This is a tricky one. As with the desktop OS question, A year ago I would have recommended iOS without hesitation. However, there isn't really a good choice now in my opinion. You have to decide whether your prefer a phone that protects your privacy and is supported longer, and get an iPhone, or prefer a phone that can be customized to be very functional and cost effective, and get an Android phone. Either side has quite a big downfall, so I can't really suggest that you get either side.
This one is more up to what you want to do than a single best choice. For those in the cyber security field, I'd recommend Kali. For development and more technical users, I'd recommend Pop!_OS. For every day use or inexperienced users, I'd recommend ElementaryOS. For lightweight use, I'd recommend Debian or Lubuntu. If you're looking for something with a wide support network, I'd recommend Ubuntu.
For general use, Signal is great for nearly all uses. Its very similar to iMessage, but works on far more platforms. Signal has fantastic privacy, but if you're looking for ultimate privacy and security, I recommend Ricochet, which uses Tor to send encrypted messages. However, Signal is more than secure enough for most things.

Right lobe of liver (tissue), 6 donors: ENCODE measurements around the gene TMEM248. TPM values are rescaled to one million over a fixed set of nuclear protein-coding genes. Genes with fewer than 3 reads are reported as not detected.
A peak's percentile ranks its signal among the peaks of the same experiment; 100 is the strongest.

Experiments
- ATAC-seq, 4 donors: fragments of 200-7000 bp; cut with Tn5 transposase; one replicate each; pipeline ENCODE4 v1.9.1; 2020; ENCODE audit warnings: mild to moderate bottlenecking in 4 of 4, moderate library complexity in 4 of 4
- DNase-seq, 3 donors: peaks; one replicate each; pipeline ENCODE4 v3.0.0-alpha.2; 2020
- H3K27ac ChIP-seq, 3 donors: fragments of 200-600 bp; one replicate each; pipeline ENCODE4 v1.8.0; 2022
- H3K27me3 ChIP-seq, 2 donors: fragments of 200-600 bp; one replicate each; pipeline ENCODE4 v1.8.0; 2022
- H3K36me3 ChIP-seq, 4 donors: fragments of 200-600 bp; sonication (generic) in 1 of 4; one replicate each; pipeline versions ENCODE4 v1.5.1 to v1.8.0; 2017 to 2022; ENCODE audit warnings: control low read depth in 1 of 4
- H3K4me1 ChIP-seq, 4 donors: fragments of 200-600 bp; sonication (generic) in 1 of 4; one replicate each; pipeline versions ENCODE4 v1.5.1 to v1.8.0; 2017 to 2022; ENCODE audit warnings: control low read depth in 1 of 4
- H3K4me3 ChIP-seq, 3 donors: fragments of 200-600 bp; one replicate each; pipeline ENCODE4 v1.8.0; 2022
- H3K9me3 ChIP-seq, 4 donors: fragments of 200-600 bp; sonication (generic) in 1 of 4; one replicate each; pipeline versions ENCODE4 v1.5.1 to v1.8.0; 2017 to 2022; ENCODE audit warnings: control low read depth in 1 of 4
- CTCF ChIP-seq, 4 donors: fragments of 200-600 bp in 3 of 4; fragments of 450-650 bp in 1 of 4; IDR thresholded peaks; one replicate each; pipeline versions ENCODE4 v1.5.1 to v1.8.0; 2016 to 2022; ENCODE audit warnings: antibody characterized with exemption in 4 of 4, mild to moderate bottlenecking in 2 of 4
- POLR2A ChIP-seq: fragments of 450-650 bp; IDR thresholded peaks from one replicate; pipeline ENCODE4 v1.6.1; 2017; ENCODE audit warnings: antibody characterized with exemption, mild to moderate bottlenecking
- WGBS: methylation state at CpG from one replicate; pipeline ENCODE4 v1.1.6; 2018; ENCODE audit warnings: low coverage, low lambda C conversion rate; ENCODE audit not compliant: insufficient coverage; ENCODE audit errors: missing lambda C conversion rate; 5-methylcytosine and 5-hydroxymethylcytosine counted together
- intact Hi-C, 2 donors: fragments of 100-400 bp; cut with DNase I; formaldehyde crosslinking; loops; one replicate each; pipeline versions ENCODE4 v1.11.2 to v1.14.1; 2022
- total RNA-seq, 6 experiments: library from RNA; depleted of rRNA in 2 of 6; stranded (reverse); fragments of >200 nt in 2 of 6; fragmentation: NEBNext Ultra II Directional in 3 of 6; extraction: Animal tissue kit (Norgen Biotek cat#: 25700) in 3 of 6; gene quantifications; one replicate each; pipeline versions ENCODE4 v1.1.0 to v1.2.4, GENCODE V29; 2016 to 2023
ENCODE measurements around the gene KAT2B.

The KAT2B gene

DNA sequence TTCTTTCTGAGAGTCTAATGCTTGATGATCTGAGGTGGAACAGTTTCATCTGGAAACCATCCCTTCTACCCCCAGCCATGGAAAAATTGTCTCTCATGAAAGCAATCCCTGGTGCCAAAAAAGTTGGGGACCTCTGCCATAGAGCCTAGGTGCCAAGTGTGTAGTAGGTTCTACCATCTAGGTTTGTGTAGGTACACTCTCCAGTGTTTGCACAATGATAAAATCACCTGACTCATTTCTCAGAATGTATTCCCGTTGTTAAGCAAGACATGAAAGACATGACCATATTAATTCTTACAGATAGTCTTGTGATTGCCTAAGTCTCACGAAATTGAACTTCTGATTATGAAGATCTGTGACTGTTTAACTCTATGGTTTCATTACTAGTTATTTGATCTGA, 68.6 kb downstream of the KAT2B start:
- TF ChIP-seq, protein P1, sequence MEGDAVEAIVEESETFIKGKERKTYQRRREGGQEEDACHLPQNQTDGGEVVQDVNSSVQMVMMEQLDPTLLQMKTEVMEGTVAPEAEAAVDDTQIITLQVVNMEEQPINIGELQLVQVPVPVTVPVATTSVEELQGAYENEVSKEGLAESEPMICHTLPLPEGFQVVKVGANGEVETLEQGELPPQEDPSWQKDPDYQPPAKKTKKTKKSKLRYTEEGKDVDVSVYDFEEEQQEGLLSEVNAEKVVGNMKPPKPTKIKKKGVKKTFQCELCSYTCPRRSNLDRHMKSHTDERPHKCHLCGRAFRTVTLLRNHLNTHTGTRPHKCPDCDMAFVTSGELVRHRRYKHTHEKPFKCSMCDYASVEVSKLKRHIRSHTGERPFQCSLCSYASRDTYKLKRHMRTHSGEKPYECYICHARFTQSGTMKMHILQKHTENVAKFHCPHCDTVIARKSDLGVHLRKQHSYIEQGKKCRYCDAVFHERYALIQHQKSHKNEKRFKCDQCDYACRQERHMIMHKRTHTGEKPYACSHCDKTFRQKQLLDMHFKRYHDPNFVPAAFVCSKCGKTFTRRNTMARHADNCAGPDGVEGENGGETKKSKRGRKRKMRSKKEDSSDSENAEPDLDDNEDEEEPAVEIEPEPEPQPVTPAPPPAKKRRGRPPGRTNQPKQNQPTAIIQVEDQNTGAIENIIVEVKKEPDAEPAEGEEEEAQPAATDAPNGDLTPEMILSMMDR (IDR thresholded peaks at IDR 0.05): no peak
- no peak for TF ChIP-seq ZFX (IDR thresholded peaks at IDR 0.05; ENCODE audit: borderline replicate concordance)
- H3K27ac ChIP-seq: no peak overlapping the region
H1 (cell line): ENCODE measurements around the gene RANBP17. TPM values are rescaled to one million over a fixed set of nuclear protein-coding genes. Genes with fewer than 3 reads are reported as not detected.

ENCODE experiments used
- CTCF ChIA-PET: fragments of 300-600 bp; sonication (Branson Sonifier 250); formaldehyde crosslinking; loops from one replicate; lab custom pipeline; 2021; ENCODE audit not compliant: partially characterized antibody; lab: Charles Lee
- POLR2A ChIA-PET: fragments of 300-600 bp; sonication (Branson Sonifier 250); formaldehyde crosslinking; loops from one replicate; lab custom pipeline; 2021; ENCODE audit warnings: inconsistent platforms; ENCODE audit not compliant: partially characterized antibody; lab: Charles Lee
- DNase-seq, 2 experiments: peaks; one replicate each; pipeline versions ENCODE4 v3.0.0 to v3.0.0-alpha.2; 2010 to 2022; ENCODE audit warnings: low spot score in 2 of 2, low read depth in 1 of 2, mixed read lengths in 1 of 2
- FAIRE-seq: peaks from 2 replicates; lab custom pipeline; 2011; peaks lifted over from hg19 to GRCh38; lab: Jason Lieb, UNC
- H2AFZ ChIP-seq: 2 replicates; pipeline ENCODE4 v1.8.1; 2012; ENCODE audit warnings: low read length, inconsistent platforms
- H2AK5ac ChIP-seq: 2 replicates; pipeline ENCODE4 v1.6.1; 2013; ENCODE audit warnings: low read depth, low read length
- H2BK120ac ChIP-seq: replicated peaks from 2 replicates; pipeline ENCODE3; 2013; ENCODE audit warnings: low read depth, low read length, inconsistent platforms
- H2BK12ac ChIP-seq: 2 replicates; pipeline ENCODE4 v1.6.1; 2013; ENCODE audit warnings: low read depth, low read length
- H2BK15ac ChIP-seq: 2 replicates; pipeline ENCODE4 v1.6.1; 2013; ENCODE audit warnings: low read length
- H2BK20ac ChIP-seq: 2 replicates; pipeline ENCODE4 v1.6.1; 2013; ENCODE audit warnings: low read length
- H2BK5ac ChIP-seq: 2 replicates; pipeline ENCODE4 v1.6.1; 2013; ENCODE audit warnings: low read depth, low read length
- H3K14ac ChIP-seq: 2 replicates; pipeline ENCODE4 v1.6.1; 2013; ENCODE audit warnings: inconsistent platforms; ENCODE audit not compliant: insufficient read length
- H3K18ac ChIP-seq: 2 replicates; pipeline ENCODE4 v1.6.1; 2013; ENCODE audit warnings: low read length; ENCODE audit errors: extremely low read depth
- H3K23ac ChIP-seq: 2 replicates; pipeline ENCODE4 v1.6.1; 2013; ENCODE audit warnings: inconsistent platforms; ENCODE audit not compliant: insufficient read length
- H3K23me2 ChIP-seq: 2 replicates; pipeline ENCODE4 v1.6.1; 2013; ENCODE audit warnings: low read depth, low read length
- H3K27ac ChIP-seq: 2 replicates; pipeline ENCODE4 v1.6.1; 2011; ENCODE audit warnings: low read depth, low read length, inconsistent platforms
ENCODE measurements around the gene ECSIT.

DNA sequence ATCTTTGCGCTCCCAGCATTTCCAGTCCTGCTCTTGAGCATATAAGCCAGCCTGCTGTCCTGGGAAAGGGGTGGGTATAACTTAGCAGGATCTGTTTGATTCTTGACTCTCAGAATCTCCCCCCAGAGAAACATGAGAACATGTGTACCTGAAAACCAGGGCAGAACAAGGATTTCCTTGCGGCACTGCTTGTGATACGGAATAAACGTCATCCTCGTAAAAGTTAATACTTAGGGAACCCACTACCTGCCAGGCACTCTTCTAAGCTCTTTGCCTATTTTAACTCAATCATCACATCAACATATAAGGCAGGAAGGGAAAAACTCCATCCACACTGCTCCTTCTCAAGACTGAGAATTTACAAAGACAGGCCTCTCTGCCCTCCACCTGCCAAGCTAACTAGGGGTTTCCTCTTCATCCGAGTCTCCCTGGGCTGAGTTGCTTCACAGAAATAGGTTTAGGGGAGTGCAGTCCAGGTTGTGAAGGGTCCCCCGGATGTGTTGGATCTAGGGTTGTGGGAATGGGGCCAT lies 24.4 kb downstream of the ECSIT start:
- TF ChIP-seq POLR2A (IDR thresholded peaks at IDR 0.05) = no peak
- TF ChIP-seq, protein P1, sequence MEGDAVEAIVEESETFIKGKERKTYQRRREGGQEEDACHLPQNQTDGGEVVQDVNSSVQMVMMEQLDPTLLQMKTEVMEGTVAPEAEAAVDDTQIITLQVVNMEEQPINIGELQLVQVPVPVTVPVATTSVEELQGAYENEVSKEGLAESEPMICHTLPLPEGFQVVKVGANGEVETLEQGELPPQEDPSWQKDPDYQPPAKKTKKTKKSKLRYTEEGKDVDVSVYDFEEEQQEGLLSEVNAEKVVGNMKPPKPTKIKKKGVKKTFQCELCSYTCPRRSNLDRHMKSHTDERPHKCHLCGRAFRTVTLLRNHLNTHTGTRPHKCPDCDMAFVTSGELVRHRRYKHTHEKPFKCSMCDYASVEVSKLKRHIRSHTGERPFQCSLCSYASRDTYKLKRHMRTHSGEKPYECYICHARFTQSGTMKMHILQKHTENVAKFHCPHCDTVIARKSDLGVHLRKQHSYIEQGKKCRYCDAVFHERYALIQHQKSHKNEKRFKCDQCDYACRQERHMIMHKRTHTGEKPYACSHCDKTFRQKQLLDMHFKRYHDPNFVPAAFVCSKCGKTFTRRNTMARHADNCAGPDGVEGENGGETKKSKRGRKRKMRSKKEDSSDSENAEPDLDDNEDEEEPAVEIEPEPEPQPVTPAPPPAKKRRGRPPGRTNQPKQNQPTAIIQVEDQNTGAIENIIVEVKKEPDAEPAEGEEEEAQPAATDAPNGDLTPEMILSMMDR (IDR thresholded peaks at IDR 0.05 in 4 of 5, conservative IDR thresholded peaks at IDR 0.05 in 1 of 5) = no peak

Brave Browser is a fantastic browser, especially if you're used to using Google Chrome. Brave has built in privacy protections, while still be extremely similar in function to Google Chrome, making it very easy to adjust to. If you'd like to support V0LT while downloading Brave, visit the V0LT referral link. If you'd just like to download Brave, and don't want to use the V0LT link, simply visit brave.com. If you don't want to use Brave, I also recommend Safari and Firefox. Both Safari and Firefox are simple and easy to use, with Firefox being slightly more powerful feature wise than Safari. I recommend avoiding Microsoft Edge and Google Chrome if you are concerned at all about privacy. However, if you don't mind having your data shared/sold, and are ok with Google knowing all of your browsing information, Chrome is very widely used and has a very large feature set.